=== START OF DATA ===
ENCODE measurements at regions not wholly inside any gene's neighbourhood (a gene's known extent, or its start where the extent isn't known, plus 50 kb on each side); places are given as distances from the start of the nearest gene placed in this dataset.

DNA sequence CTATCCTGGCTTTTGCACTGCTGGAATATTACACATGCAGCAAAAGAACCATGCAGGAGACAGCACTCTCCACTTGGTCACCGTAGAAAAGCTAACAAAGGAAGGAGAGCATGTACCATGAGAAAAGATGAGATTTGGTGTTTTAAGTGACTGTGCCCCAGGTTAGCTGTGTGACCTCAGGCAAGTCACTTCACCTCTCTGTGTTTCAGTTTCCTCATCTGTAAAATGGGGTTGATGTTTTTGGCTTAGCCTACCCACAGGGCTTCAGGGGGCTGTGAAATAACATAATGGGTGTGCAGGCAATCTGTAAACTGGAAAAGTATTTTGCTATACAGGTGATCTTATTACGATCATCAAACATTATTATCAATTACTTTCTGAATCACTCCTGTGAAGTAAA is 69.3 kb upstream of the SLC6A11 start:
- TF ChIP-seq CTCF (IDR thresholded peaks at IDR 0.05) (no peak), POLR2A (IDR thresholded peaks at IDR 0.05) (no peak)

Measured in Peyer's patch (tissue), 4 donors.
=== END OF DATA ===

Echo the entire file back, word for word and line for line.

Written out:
ENCODE measurements at regions not wholly inside any gene's neighbourhood (a gene's known extent, or its start where the extent isn't known, plus 50 kb on each side); places are given as distances from the start of the nearest gene placed in this dataset.

DNA sequence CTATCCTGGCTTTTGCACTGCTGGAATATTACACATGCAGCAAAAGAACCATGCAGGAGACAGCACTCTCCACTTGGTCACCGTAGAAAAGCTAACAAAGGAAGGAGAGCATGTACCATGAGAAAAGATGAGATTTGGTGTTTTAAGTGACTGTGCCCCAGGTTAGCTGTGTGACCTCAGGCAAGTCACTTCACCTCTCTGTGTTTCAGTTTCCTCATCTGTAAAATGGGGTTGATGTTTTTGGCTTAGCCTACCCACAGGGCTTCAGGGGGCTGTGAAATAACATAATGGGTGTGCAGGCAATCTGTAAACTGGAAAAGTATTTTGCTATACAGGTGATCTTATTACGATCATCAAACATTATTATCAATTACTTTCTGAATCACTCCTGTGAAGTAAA is 69.3 kb upstream of the SLC6A11 start:
- TF ChIP-seq CTCF (IDR thresholded peaks at IDR 0.05) (no peak), POLR2A (IDR thresholded peaks at IDR 0.05) (no peak)

Measured in Peyer's patch (tissue), 4 donors.